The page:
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. Last Updated: 07/27/2016

Getting Hot Under the Collar

Гнев: anger, wrath

Among the seven deadly sins (семь смертных грехов), гнев (wrath, anger) is the only one that is sometimes — in certain circumstances and appropriate doses — OK to experience. After all, as Bible readers know, God experiences this emotion — гнев Божий (the wrath of God) — when humans fail. But we humans need to be careful with this emotion. The word гнев is related to гниль (rot), гной (pus) and гореть (to burn), and the image is of a suppurating infection that boils up in a person. Burning with a passion for justice is one thing; burning up with a festering fury is another. Гневаясь, не согрешайте (Be ye angry, but sin not.)

Today, the verbs гневаться (to be angry) and гневить (to provoke someone’s wrath) have an old-fashioned, high-flown feel to them. But you might come across the phrase гневить Бога (literally, “to anger God”), which in secular matters means not being happy with what you’ve got: ЦИК совершенно напрасно гневит Бога, ибо прогнозируемая социологами явка в 45% — это очень хорошая цифра (The Central Elections Commission should know when they’re well off, since the voter turnout of 45 percent that was forecast by sociologists is a very good number).

Back down on Earth from the heights of heaven and the Central Elections Commission, anger can be expressed in Russian in many ways. The most common verb for anger is сердиться. When your significant other walks in the door, exhausted after a long, hard day of work and a two-hour bumper-to-bumper commute to discover that you’ve invited the neighbors over for dinner, say: Не сердись на меня! (Don’t be mad at me!)

But if the neighbors are insufferable and the day was really awful, your significant other might lose his temper. A good verb pair for getting really furious is злиться/разозлиться: Он по-настоящему разозлился (He got really furious with me).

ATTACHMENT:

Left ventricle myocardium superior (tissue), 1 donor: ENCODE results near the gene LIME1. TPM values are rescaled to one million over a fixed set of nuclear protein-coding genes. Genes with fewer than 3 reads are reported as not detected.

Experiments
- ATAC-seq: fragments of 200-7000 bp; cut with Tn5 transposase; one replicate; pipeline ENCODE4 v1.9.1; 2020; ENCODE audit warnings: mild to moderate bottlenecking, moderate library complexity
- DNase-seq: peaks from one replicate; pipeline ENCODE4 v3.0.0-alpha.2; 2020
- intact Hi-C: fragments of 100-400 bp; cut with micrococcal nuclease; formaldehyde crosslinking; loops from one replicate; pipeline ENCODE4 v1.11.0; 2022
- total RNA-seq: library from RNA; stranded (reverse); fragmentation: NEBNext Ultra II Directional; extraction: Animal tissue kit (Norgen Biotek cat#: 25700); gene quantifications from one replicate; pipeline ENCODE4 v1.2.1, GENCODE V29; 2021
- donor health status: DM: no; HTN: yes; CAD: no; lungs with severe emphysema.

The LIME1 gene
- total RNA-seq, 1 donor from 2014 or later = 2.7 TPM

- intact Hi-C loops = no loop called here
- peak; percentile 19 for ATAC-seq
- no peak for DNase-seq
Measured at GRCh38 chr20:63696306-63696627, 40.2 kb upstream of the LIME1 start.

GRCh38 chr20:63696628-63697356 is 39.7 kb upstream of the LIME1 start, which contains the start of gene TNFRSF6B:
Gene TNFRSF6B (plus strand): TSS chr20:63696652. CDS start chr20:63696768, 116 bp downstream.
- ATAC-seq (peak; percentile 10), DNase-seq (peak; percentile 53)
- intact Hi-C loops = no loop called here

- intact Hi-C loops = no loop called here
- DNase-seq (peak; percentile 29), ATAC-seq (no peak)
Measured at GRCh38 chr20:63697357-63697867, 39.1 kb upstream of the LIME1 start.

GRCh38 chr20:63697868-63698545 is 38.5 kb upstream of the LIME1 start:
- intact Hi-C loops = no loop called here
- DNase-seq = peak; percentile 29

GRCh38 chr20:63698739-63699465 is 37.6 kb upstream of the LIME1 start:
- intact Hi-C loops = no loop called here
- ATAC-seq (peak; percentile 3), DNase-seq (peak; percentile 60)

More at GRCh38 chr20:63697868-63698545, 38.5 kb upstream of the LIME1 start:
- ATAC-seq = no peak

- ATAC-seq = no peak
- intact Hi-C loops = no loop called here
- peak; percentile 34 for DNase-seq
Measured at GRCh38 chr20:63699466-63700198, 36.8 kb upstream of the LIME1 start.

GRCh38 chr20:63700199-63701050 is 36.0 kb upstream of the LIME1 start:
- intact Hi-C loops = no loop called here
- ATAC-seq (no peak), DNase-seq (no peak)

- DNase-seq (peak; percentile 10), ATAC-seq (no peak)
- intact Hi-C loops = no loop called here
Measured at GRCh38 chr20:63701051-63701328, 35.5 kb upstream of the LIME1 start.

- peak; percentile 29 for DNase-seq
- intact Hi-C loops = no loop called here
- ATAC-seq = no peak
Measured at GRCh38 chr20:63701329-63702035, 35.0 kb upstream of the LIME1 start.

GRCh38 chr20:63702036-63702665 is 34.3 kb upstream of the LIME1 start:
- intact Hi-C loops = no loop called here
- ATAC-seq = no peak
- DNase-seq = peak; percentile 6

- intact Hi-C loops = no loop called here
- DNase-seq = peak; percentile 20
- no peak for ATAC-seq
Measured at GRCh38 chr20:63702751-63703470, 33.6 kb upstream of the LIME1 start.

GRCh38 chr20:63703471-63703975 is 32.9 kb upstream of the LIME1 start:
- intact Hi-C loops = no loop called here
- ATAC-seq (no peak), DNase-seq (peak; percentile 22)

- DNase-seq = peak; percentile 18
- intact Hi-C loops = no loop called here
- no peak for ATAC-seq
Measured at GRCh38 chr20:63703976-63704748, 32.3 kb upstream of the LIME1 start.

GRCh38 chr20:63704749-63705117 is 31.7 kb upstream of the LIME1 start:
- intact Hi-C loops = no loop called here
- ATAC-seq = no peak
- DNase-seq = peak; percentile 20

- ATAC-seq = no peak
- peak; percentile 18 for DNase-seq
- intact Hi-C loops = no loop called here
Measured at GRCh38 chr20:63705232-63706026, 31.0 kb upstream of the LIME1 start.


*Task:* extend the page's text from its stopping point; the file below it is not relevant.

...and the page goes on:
You can also describe fury in terms of heat. If someone is a bit steamed up, try the verb горячиться (to get hot, to lose one’s temper): Не горячись! (Don’t get all hot under the collar!) If smoke is coming out of his ears, use the verb кипятиться (to boil): Не кипятись! (Don’t blow your top!) But when someone is rip-roaring mad, you can describe this with the phrase приходить в ярость (to become furious) or simply say: Он был в ярости (He saw red).

When someone is really angry, Russians also turn to the animal kingdom to describe it. For example, you might say: Он просто озверел! (He blew a gasket; literally, “turned into a beast.”) Or you might compare someone’s fury to that of a rabid dog: Он пришёл в бешенство (He went ballistic; literally, “he became rabid.”) Он был взбешён (He threw a fit).

If you say someone is злой, you mean that he is a nasty piece of work. If you qualify it and say that someone is злой, как чёрт (mad as the devil), you mean that he’s furious, but not a nasty person by nature. But not all fury is red-hot in Russian. Злоба (spite, a grudge, or bitterness) is a simmering emotion. If someone is озлобленный, he’s not spitting mad and probably not a bad person at heart. But circumstances have embittered him and made him resentful.

No matter what state your significant other is in, call off the dinner. Say your beloved is running a fever. In Russian, it’s not even a lie.

Michele A. Berdy is a Moscow-based translator and interpreter.